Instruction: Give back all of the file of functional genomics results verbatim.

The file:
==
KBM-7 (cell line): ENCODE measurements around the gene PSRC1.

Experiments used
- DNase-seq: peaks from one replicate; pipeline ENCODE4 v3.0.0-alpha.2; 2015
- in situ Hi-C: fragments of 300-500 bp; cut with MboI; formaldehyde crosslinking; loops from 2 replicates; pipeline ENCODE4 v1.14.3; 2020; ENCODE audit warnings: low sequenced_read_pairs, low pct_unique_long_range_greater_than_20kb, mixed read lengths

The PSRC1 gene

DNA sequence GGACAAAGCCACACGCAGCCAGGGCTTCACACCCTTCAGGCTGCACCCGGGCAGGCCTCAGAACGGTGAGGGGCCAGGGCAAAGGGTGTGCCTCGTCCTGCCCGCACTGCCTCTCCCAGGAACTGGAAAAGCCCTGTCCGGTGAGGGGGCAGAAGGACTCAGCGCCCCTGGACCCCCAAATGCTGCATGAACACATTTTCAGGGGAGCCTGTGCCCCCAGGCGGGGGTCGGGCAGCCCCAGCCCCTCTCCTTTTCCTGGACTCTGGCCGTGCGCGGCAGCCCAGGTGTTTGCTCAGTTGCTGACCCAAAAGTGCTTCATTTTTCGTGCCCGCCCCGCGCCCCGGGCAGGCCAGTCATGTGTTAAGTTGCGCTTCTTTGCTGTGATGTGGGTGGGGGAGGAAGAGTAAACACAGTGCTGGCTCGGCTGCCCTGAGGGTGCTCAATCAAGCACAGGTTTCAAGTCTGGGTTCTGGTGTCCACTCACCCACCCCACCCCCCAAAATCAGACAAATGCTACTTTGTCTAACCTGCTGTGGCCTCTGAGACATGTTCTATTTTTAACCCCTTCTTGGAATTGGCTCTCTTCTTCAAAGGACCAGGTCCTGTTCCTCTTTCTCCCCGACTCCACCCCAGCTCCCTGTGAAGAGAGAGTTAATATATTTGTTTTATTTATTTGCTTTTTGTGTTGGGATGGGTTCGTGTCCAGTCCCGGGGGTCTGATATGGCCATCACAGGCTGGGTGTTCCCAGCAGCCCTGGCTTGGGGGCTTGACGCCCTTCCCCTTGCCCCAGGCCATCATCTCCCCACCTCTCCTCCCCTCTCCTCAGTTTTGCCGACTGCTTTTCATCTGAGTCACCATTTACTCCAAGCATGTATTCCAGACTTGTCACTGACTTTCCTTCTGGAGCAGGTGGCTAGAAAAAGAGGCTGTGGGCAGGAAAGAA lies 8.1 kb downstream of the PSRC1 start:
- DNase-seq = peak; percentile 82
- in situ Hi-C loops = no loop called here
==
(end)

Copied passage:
KBM-7 (cell line): ENCODE measurements around the gene PSRC1.

Experiments used
- DNase-seq: peaks from one replicate; pipeline ENCODE4 v3.0.0-alpha.2; 2015
- in situ Hi-C: fragments of 300-500 bp; cut with MboI; formaldehyde crosslinking; loops from 2 replicates; pipeline ENCODE4 v1.14.3; 2020; ENCODE audit warnings: low sequenced_read_pairs, low pct_unique_long_range_greater_than_20kb, mixed read lengths

The PSRC1 gene

DNA sequence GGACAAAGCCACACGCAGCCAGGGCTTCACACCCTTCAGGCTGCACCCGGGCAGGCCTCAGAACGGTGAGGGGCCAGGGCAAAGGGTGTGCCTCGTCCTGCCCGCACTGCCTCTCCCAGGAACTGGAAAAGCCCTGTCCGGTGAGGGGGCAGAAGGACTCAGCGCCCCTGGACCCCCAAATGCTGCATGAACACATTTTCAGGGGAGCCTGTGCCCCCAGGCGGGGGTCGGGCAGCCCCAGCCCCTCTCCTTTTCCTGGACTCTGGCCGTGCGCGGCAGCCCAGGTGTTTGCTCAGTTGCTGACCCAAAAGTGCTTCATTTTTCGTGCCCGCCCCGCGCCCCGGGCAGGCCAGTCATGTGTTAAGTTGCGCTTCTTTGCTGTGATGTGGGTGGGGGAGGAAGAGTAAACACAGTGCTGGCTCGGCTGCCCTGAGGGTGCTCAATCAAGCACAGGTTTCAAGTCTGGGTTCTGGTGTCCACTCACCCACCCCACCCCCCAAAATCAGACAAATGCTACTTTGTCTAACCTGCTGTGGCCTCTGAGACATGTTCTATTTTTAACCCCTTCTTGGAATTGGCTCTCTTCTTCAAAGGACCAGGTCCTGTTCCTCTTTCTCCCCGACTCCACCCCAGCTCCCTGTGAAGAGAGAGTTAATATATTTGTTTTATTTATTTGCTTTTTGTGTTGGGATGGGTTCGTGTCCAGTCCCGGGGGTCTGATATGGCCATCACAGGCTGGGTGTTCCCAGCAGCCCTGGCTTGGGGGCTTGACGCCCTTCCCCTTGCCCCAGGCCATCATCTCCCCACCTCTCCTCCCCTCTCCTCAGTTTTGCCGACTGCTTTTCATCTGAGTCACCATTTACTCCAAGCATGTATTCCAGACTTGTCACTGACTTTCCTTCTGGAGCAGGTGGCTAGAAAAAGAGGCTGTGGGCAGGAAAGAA lies 8.1 kb downstream of the PSRC1 start:
- DNase-seq = peak; percentile 82
- in situ Hi-C loops = no loop called here